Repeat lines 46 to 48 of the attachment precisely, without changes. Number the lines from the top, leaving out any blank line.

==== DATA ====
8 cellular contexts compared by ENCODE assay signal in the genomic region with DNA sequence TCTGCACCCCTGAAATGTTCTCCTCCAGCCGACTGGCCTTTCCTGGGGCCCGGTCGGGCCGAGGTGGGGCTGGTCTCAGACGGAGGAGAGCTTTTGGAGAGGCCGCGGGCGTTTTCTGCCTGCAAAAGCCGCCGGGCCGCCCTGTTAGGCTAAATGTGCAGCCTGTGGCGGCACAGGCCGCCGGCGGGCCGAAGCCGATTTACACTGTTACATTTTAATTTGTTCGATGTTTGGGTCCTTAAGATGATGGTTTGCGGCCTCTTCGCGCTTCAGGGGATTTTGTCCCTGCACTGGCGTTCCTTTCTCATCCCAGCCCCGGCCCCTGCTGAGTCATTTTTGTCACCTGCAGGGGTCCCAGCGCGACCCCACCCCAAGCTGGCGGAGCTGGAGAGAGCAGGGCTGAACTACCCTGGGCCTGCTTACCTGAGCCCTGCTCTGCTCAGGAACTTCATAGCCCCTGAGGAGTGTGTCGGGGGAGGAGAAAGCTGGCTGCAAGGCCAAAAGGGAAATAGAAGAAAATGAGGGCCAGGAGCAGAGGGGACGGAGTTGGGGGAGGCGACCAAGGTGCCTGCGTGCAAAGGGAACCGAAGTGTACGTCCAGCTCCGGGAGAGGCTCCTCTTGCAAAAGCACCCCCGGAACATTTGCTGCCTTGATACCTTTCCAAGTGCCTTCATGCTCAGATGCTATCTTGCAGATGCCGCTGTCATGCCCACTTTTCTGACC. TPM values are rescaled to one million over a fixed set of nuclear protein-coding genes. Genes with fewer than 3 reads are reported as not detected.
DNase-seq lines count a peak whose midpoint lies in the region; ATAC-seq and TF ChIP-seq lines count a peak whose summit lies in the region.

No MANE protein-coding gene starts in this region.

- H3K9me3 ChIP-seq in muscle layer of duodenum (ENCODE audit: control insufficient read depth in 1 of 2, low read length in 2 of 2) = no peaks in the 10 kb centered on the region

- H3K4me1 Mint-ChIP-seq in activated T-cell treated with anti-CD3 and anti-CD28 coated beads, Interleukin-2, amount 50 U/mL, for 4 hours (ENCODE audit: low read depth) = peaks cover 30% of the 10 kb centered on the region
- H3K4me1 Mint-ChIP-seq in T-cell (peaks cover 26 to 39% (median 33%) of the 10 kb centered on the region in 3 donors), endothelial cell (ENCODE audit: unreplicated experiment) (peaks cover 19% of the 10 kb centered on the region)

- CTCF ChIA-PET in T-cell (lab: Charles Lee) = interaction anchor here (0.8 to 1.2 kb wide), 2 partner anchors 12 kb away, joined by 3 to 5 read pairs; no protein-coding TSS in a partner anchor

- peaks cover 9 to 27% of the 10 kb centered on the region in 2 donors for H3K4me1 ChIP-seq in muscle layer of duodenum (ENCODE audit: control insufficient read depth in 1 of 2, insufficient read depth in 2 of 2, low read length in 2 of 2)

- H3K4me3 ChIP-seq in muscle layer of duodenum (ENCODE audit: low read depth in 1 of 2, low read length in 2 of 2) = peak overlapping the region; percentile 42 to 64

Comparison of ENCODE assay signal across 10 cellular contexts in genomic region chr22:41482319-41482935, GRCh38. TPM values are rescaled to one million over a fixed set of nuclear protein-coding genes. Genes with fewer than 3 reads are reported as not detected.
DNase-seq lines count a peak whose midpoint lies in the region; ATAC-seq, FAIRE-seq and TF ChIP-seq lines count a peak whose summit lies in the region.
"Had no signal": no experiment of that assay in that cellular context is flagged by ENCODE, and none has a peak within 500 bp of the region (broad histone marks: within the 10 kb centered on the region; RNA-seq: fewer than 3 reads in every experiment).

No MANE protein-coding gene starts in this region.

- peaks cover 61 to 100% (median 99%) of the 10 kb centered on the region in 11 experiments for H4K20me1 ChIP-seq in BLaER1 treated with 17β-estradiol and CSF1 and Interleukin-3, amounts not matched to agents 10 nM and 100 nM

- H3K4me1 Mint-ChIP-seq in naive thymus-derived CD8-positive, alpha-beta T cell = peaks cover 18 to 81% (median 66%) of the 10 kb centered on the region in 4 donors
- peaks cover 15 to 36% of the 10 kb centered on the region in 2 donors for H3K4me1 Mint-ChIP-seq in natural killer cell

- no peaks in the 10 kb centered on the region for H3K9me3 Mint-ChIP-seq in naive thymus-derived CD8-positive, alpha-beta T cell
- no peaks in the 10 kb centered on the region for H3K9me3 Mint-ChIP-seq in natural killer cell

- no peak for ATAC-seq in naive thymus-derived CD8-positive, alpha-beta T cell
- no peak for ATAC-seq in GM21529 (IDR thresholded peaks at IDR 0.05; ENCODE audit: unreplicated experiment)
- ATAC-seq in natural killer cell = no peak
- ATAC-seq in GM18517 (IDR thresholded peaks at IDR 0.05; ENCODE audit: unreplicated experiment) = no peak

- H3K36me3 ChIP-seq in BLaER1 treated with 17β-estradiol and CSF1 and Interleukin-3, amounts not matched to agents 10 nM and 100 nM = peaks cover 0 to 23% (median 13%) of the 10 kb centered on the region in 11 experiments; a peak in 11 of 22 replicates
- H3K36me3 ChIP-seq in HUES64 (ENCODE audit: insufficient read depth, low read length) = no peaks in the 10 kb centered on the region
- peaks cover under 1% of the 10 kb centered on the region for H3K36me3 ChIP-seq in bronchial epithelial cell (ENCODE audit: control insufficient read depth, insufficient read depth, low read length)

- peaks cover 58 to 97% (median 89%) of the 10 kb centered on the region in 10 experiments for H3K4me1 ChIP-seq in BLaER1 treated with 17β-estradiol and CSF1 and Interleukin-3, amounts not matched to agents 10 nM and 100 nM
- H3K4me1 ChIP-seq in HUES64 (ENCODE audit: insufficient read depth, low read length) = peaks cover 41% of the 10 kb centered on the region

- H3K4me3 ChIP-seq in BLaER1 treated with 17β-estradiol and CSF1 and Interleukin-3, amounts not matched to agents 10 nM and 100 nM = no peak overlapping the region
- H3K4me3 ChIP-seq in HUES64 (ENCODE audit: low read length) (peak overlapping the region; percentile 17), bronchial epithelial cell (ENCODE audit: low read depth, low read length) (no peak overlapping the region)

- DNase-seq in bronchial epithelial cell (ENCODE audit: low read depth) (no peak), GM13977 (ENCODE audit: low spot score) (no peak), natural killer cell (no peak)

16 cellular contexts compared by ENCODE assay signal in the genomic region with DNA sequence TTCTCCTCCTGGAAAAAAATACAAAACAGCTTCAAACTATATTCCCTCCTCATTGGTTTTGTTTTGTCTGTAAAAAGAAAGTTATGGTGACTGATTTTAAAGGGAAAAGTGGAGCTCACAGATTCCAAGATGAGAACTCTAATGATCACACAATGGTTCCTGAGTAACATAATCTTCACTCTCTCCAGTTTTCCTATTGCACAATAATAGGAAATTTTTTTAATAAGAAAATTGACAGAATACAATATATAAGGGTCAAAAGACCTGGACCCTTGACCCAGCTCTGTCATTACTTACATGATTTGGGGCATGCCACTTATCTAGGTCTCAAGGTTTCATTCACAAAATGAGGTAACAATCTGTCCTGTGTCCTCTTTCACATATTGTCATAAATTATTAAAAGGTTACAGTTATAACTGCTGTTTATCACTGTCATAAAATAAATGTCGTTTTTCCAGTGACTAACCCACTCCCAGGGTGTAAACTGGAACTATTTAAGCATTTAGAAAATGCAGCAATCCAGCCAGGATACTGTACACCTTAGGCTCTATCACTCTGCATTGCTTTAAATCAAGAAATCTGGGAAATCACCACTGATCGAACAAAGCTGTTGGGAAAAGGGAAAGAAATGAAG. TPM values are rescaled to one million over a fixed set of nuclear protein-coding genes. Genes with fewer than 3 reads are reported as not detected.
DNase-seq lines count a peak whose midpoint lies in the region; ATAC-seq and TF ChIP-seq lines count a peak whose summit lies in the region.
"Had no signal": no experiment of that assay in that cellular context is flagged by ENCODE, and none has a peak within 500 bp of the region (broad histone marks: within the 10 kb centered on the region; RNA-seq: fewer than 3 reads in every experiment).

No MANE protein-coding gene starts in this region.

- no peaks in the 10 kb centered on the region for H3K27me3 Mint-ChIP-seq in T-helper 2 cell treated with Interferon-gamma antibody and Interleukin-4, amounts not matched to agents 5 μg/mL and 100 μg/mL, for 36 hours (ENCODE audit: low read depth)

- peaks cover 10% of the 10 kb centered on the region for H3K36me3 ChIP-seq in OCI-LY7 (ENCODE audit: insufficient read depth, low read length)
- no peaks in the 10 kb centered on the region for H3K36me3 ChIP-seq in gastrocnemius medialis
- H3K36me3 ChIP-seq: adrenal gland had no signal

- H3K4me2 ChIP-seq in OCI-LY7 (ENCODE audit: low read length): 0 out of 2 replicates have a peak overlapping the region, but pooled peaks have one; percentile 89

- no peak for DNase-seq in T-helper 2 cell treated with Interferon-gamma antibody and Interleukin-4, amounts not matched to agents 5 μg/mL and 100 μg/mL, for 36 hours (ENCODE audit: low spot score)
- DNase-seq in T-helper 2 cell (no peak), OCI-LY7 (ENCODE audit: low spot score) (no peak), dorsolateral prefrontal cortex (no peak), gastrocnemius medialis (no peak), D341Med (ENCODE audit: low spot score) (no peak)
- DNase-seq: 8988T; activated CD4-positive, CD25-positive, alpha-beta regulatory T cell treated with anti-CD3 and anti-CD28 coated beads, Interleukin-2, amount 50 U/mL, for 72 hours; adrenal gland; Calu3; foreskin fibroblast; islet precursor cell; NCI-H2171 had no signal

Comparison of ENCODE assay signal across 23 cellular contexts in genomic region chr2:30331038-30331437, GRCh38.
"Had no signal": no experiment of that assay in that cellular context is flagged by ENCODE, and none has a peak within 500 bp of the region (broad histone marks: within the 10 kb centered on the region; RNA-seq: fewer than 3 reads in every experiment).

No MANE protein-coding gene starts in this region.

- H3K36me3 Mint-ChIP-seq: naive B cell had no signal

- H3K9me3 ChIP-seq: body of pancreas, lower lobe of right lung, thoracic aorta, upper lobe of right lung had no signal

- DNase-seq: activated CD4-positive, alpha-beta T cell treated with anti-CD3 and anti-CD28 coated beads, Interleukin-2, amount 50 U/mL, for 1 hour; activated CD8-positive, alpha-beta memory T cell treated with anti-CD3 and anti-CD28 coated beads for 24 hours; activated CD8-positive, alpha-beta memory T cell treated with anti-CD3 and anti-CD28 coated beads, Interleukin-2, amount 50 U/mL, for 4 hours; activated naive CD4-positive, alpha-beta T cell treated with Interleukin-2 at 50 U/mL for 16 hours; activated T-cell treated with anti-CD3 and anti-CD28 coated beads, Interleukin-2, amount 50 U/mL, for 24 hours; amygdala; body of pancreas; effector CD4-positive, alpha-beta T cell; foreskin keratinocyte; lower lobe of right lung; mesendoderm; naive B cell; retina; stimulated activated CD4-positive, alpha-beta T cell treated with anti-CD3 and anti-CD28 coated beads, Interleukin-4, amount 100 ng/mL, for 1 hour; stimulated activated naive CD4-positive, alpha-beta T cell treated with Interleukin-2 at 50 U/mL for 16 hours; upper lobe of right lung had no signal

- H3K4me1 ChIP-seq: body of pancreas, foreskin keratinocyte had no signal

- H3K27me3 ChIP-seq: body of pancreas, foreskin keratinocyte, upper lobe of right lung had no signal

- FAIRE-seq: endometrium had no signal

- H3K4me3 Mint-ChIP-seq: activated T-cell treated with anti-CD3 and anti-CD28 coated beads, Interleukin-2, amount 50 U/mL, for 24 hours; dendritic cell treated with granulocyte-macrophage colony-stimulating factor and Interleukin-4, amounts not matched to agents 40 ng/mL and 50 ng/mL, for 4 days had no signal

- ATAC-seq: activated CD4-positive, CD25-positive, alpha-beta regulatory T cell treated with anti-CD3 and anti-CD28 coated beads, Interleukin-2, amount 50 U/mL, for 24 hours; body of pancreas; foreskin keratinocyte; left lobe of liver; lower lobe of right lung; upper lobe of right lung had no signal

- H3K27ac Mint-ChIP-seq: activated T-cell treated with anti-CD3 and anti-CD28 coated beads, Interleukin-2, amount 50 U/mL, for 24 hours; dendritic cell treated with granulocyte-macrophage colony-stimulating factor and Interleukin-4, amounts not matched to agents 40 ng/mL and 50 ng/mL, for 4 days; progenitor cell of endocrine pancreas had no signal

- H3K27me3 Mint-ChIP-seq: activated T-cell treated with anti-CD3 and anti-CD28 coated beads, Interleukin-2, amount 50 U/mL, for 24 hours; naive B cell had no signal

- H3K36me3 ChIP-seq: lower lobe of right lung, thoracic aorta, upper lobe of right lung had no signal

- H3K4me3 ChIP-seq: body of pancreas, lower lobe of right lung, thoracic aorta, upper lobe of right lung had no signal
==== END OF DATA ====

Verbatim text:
- H3K36me3 Mint-ChIP-seq: naive B cell had no signal

- H3K9me3 ChIP-seq: body of pancreas, lower lobe of right lung, thoracic aorta, upper lobe of right lung had no signal

- DNase-seq: activated CD4-positive, alpha-beta T cell treated with anti-CD3 and anti-CD28 coated beads, Interleukin-2, amount 50 U/mL, for 1 hour; activated CD8-positive, alpha-beta memory T cell treated with anti-CD3 and anti-CD28 coated beads for 24 hours; activated CD8-positive, alpha-beta memory T cell treated with anti-CD3 and anti-CD28 coated beads, Interleukin-2, amount 50 U/mL, for 4 hours; activated naive CD4-positive, alpha-beta T cell treated with Interleukin-2 at 50 U/mL for 16 hours; activated T-cell treated with anti-CD3 and anti-CD28 coated beads, Interleukin-2, amount 50 U/mL, for 24 hours; amygdala; body of pancreas; effector CD4-positive, alpha-beta T cell; foreskin keratinocyte; lower lobe of right lung; mesendoderm; naive B cell; retina; stimulated activated CD4-positive, alpha-beta T cell treated with anti-CD3 and anti-CD28 coated beads, Interleukin-4, amount 100 ng/mL, for 1 hour; stimulated activated naive CD4-positive, alpha-beta T cell treated with Interleukin-2 at 50 U/mL for 16 hours; upper lobe of right lung had no signal